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Selected Works

Learning, Curriculum and Life Politics: the selected works of Ivor F. Goodson

Coming to Curriculum

These then, were the hopes I set off with as I left my working class home in a Berkshire village to settle in another village in Leicestershire and begin teaching in a 'comprehensive school' (Goodson 1988).

One point that is not sufficiently covered in this account is my increasing commitment to a youth culture focussing on a general hedonism and immersion in pop music.  This commitment - as the aforementioned Sugarman article noted - often went hand-in-hand with the rejection of the grammar school curriculum by working class students.  At the time of my teenage years, 1956-1962, Rock 'n Roll was a major presence in Reading - The Rolling Stones were a local band (Marianne Faithful, Mick Jagger’s girlfriend, went to a local school), the Who and the Animals played there regularly. They and a variety of local bands began to develop a brand of indigenous Rock, which later emerged as a force in much of the western world.  When I moved to university in London my interest continued (coincidentally Mick Jagger was at the London School of Economics at the same time and I remember several good evenings in the Three Tuns pub with him).  I spent a lot of time at the Marquee Club watching bands like The Who perfect their art.          

On moving to Leicester, I encountered another vigorous Rock scene.  The Il Rondo Club was superb and many national and local bands played there.  Two local bands, Family and Showaddywaddy, emerged from this scene to become widely popular.  The local pub in Countesthorpe, the Railway Tavern, had a wonderfully stocked jukebox and here in the evening working class youth culture of the sort as I'd known since the age of 13 held the stage.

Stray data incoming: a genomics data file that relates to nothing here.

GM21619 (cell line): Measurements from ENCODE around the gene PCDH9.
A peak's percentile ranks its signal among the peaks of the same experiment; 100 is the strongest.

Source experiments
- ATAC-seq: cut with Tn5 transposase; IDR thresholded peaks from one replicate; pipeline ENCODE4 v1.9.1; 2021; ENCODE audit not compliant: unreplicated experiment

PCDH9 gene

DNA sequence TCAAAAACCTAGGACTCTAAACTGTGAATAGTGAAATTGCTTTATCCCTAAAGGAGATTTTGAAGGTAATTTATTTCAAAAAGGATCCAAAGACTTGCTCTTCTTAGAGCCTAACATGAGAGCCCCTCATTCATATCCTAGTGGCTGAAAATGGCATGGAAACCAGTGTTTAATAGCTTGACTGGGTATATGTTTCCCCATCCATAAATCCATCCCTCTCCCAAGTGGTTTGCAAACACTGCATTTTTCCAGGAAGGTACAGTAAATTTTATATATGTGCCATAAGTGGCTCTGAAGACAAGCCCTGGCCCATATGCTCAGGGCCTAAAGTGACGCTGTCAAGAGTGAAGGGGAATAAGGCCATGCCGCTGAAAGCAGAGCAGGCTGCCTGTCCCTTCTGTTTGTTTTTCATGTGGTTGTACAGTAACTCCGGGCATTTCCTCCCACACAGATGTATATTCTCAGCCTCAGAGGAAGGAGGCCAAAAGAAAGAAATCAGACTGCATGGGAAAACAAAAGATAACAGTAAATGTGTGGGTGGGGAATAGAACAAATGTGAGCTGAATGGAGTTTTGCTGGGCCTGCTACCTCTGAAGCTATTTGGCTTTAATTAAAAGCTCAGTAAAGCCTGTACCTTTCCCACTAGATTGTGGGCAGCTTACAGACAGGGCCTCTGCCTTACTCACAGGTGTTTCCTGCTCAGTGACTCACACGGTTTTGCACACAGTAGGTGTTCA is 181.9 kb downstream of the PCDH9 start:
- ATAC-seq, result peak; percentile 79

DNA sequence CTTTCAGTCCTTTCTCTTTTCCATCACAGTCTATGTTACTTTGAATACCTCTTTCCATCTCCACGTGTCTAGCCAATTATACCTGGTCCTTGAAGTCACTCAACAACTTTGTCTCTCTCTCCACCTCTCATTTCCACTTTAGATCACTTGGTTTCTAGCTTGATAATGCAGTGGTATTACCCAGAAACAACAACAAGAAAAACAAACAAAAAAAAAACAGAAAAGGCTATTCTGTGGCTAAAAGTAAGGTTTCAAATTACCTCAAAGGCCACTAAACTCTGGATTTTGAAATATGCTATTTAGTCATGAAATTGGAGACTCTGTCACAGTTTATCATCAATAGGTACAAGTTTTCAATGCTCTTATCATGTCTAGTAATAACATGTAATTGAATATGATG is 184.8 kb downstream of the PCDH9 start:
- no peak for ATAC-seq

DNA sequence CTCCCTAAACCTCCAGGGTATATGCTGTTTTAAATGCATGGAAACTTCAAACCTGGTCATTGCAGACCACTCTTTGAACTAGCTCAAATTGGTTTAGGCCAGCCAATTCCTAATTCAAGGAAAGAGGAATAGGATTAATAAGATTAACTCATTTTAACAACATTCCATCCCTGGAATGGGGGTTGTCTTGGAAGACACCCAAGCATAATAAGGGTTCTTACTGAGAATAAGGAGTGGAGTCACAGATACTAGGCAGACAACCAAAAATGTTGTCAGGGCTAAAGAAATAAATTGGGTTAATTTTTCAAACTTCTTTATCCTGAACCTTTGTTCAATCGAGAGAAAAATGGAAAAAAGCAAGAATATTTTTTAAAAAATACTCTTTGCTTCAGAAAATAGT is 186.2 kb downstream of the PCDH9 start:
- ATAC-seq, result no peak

Teaching in Leicestershire

In September 1970 the story reaches a small village in the flat plains south of Leicester.  I had seen an advertisement in the Times Educational Supplement and applied for the job.  At the time I knew nothing of the significance of the school for Countesthorpe was a very radical experiment in state education for the 11 to 18 age group.  I remember going up to the interview in Leicester with my girlfriend at the London School of Economics, Anna Bicat.  I was interviewed at 2.30 p.m. by Tim McMullen and Mike Armstrong.  They had obviously just had a convivial lunch in County Hall and the interview went pretty well.  When Anna and I got back to our flat in Hampstead there was a telegram waiting (I still have it - historical sources, item 203!) which said 'would like to appoint you.  Please telephone acceptance.'  I loved their style and immediately phoned back.

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  • Date of publication: 15/09/2005
  • Number of pages (as Word doc): 272
  • Publisher: Routledge
  • Subject:
    Curriculum Studies, Narrative Theory
  • Available in:
  • Appears in:
    Learning, Curriculum and Life Politics: the selected works of Ivor F. Goodson
  • Number of editions: 1
  • Paperback
  • Price of book: £27.99
  • ISBN: 978-0-415-35220-8
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